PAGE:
What if nobody knows your name after all?


How is it possible that the most gifted and talented people in the world may be household names and recognizable to observers of their respective careers, but virtual nobodies to those who don’t share a passion for what they do?

Believe it or not, not everyone would know Tiger Woods, Barack Obama, LeBron James, Tom Brady or A-Rod if they met them on the street.

Even though these famous people would be recognized by millions, there are millions of people who wouldn’t know them if they showed up at the front door.

Early one morning on Jan. 12, 2007, a young musician wearing jeans, long-sleeved T-shirt and a Washington Nationals baseball cap took his position against a wall in a Washington, D.C., metro station.

In the book “Outlive Your Life,” author Max Lucado writes, “He opened a violin case, removed his instrument, threw a few dollars and pocket change into the case as seed money, and began to play.

“He played for the next 43 minutes. He performed six classical pieces. During that time 1,097 people passed by. They tossed in money in the total of $32.17. Of the 1,097 people, seven—only seven—paused longer than 60 seconds. And of the seven, one—only one—recognized the violinist Joshua Bell.

“Three days prior to this metro appearance staged by the Washington Post, Bell filled Boston’s Symphony Hall, where just fairly good tickets went for $100 a seat. Bell’s talents can command $1,000 a minute. That day in the subway station, he barely earned enough to buy a cheap pair of shoes. But scarcely anyone noticed.”

Maybe it’s not too surprising that a talented musician isn’t readily identifiable in public, but it may come as a shock to some professional athletes that a lot of the public don’t know who they are, and frankly, could not care less who they are.

Compare the story of the violinist to former baseball superstar Roger Clemens. During jury selection last month for Clemens’ trial on six counts of lying to Congress about drug use, Clemens must have experienced a dose of humble pie.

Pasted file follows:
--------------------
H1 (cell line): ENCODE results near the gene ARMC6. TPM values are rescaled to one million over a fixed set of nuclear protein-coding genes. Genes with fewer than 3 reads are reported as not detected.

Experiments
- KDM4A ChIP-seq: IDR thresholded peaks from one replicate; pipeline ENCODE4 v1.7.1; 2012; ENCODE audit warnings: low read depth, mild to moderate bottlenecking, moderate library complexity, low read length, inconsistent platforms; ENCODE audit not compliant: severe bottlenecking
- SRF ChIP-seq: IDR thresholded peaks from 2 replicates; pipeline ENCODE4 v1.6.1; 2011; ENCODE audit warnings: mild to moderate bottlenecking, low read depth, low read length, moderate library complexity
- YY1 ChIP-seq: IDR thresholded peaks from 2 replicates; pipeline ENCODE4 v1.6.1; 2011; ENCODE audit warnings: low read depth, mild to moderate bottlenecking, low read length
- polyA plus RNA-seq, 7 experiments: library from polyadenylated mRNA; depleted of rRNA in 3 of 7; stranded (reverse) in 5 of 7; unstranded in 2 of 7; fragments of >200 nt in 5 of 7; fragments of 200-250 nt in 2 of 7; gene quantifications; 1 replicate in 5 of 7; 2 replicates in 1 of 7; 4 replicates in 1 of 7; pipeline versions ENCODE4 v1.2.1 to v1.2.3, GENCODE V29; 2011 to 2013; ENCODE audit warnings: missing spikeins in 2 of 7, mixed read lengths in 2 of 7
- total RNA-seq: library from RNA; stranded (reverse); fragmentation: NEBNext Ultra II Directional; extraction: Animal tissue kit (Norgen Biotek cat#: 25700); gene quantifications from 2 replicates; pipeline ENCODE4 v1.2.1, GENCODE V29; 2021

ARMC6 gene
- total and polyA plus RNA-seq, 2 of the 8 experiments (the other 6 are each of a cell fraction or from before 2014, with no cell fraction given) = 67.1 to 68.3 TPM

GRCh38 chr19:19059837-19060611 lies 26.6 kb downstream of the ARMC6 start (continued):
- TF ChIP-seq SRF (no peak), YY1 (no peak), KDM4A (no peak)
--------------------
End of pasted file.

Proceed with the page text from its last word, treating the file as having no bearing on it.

Washingtonians weren’t giving the former pitching great a lot of love. Although there were some sports fans in the jury pool, most said they didn’t know much about him.

“If he were sitting there, I would not know who he was,” one woman said, as Clemens sat facing her about 15 feet away. Ouch, so much for fame and fortune.

For all of the so-called famous athletes who act like the world revolves around them, the time will come when they will have a Roger Clemens moment, a time when they realize they’re not bigger than life.

The experiment and humbling experience involving the musician performing out of context is a case of people on the go not taking the time to recognize greatness in their midst.

Similarly, although in a much more serious vein, Clemens has had a humbling, if not humiliating, experience of being a relative unknown. For all those in the jury pool knew, he was simply a well-dressed man charged with lying under oath.

For those of us who followed Clemens’ outstanding career, the context of his appearing in a courtroom doesn’t compute any more than a talented violinist plying his craft in a subway station.

But there’s one significant difference in examples cited. One was staged.

Given all the scrutiny he is under, I wonder if at times Clemens wishes he could trade places with the violinist, or with you and me?


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